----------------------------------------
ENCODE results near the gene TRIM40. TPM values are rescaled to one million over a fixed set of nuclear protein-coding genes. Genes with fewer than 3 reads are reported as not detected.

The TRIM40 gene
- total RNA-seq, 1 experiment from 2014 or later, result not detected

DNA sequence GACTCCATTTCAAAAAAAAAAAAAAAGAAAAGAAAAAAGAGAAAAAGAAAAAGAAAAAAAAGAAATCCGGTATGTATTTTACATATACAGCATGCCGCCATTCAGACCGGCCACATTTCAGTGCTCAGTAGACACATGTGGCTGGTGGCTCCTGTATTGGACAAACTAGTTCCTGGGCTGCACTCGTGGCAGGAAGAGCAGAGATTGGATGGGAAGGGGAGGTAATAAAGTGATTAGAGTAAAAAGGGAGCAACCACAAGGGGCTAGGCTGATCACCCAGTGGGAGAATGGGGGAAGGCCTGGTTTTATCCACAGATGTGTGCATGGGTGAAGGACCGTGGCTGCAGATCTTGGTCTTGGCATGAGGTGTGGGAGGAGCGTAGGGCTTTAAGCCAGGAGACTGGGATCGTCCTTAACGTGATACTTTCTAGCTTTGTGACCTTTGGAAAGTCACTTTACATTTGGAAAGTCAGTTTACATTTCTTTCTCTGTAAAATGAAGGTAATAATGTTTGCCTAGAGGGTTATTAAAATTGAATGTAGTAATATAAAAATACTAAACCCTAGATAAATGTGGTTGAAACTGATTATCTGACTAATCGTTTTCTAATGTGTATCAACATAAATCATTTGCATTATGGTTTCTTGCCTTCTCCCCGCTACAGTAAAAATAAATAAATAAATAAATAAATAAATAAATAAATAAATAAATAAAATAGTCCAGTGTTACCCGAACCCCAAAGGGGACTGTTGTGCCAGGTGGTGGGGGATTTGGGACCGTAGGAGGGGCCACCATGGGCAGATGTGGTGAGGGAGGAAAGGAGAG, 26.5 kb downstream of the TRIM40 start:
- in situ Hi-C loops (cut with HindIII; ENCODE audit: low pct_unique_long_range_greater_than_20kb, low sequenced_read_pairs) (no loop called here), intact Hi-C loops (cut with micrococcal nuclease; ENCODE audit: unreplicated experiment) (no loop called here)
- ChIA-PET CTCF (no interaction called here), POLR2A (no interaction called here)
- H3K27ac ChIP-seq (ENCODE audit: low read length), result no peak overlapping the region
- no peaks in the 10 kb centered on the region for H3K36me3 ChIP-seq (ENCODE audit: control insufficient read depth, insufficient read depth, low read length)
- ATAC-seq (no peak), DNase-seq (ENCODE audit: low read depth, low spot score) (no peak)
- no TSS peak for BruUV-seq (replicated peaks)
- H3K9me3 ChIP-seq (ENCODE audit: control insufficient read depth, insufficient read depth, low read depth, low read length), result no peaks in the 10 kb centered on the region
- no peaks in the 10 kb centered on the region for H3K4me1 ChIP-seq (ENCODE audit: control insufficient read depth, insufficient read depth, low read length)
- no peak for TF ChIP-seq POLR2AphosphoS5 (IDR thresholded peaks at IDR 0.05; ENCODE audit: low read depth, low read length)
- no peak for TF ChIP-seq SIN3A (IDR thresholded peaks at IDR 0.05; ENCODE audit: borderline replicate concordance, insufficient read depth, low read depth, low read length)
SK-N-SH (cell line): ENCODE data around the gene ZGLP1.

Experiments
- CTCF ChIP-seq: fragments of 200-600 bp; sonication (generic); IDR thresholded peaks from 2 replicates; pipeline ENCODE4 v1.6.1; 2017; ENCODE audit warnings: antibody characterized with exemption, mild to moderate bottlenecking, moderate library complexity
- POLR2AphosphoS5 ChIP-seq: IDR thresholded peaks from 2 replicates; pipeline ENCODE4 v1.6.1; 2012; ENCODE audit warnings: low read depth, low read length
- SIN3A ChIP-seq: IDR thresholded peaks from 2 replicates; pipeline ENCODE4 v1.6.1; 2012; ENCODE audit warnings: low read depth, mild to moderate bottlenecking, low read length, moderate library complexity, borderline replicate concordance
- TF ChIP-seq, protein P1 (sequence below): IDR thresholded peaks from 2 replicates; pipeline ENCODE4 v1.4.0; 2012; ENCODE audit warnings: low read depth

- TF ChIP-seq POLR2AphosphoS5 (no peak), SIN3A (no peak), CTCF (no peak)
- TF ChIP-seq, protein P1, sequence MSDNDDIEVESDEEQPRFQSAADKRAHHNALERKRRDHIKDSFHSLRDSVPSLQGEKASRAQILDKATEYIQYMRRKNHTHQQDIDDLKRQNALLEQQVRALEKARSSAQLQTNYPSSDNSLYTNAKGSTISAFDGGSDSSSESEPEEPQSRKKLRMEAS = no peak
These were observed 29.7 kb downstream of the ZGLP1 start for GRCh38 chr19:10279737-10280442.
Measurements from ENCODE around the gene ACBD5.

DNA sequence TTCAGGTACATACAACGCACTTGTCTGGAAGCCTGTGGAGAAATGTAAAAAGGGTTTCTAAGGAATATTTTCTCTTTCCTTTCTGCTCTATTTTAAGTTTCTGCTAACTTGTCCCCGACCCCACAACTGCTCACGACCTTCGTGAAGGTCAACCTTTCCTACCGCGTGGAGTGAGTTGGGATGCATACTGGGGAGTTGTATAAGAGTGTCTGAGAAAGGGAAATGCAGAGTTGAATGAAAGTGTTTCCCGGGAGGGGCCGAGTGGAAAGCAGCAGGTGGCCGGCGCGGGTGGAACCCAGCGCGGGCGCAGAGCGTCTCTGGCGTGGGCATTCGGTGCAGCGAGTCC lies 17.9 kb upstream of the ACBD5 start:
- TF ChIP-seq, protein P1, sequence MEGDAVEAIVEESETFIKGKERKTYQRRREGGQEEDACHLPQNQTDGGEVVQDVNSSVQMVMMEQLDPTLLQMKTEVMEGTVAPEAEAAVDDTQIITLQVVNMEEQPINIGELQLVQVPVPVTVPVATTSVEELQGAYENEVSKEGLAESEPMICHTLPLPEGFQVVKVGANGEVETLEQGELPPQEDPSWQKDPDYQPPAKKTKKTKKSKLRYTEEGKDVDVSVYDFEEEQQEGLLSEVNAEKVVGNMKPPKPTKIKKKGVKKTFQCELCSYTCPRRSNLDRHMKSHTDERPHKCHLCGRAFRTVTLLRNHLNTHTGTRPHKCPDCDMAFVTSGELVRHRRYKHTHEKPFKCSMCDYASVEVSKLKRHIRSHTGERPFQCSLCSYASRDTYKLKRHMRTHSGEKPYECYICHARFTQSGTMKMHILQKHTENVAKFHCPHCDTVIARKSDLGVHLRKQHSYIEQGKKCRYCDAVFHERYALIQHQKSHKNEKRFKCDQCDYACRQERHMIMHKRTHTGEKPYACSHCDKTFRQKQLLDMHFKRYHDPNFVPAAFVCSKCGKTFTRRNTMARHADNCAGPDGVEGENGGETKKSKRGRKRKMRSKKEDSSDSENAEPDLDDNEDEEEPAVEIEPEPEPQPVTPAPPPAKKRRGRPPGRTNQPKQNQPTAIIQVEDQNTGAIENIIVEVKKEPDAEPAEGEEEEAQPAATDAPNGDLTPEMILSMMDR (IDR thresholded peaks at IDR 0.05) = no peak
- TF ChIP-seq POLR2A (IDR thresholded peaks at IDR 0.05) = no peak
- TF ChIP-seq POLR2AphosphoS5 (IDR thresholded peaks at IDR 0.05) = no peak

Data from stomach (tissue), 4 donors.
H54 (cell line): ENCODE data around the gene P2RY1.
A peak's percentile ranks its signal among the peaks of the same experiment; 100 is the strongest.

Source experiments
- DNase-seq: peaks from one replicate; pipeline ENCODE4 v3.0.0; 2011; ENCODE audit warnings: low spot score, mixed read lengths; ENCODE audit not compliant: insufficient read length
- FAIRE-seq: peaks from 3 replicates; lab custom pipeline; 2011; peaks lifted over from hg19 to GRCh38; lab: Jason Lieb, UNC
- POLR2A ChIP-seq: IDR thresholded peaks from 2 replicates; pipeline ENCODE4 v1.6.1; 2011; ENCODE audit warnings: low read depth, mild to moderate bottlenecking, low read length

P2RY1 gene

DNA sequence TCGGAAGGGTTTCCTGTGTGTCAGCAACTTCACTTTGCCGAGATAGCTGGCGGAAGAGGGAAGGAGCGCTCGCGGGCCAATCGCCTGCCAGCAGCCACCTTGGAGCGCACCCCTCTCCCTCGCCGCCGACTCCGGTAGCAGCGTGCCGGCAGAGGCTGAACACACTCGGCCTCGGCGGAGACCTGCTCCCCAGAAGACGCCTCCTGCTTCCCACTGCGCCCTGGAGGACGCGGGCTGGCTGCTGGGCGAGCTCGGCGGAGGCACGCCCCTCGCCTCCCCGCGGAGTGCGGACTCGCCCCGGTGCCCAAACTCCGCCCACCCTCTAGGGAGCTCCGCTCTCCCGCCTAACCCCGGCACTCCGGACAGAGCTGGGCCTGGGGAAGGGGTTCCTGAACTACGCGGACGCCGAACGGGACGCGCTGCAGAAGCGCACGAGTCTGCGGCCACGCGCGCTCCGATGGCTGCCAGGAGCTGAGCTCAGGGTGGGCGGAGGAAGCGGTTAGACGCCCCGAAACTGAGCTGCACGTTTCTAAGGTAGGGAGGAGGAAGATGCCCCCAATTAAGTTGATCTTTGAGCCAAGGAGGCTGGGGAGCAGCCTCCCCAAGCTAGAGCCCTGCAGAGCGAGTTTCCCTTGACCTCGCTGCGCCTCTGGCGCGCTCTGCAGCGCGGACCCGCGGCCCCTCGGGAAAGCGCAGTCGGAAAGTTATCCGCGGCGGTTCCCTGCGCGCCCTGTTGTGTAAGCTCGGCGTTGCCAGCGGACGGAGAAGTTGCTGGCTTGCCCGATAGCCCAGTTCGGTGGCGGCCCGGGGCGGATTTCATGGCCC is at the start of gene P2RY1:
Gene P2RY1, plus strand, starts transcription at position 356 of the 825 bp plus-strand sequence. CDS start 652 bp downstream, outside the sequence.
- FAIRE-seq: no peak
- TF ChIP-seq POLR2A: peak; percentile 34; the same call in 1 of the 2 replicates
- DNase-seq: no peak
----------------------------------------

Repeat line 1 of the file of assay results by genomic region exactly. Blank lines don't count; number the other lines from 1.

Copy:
ENCODE results near the gene TRIM40. TPM values are rescaled to one million over a fixed set of nuclear protein-coding genes. Genes with fewer than 3 reads are reported as not detected.